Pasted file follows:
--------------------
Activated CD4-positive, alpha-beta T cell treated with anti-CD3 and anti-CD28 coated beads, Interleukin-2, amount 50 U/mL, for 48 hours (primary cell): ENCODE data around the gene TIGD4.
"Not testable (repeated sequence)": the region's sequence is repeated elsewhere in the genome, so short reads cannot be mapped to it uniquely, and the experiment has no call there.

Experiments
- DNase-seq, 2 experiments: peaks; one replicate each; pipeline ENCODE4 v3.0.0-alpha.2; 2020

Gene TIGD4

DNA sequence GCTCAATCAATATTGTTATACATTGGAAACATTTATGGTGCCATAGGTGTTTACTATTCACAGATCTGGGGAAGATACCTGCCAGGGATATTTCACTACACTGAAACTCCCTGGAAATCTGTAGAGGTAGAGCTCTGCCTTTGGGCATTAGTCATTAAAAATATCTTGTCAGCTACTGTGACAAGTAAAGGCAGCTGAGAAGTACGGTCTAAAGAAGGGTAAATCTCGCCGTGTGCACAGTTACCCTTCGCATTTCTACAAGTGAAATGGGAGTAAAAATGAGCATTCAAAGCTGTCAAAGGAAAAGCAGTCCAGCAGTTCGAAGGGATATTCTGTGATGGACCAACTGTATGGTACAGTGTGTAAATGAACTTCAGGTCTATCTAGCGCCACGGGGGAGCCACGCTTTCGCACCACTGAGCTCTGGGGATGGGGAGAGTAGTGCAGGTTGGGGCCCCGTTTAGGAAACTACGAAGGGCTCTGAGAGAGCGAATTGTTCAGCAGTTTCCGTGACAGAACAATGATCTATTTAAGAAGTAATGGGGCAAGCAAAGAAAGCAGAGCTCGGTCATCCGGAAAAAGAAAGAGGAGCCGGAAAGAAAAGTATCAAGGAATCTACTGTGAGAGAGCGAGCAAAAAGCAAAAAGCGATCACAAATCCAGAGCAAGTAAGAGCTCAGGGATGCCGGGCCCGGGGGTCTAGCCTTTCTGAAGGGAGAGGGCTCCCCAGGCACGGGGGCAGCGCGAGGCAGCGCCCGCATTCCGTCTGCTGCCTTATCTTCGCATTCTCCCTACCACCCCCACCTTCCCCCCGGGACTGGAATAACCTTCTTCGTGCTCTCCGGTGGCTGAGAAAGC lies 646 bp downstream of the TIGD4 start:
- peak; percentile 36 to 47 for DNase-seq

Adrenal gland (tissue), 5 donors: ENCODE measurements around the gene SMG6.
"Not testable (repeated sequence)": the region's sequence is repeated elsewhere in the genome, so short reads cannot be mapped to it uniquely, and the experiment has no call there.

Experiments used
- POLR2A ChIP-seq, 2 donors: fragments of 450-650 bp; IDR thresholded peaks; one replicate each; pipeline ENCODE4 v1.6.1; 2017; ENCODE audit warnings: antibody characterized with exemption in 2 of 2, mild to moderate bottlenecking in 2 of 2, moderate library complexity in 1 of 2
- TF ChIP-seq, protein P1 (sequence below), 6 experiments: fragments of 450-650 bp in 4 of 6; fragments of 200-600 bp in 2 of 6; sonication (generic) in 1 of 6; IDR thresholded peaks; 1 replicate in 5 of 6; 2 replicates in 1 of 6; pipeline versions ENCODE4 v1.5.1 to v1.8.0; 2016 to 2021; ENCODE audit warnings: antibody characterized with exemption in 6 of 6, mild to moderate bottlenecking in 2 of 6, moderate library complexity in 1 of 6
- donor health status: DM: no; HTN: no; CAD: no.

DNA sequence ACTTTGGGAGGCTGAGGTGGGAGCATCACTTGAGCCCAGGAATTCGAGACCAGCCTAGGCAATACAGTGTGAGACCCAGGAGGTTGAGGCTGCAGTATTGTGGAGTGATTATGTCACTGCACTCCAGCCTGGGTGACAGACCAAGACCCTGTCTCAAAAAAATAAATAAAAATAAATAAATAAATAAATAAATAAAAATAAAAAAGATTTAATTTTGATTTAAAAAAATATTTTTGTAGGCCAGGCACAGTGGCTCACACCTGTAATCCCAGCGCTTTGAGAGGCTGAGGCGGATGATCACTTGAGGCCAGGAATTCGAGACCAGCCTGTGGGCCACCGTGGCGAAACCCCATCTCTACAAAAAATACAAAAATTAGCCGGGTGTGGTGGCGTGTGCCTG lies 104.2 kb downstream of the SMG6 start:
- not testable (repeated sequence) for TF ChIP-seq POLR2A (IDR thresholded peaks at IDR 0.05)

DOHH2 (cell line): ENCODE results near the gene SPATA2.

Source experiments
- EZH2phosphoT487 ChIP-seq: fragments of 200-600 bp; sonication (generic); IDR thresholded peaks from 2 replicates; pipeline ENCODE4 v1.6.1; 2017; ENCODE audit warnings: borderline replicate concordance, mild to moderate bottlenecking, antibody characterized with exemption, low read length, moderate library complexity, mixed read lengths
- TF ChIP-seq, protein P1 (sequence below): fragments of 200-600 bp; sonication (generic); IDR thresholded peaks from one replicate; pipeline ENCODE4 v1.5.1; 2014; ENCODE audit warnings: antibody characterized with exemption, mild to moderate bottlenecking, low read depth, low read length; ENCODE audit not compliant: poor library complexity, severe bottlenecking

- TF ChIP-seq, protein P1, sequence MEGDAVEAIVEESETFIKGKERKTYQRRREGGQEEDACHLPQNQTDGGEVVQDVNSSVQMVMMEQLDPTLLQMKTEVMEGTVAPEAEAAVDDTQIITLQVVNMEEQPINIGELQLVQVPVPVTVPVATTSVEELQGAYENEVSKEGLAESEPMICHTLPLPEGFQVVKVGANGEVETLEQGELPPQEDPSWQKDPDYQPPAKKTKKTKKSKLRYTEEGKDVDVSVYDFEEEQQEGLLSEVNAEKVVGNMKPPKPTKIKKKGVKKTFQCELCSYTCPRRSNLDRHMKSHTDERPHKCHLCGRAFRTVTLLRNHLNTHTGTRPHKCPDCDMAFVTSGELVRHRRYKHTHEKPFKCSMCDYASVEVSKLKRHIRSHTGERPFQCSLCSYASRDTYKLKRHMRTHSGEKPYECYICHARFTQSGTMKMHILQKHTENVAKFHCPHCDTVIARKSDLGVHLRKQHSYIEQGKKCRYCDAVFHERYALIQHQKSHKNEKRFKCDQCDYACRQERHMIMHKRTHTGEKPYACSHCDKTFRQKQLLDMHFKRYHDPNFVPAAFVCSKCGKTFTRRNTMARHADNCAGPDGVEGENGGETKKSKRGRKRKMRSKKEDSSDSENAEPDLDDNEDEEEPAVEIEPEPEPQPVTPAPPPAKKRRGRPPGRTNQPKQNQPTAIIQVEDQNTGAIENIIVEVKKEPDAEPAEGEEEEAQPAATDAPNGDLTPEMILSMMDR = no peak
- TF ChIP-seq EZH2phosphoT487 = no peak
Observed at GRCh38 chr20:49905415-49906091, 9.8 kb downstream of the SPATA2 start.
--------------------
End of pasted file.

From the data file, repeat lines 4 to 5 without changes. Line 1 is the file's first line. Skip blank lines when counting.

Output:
- DNase-seq, 2 experiments: peaks; one replicate each; pipeline ENCODE4 v3.0.0-alpha.2; 2020

Gene TIGD4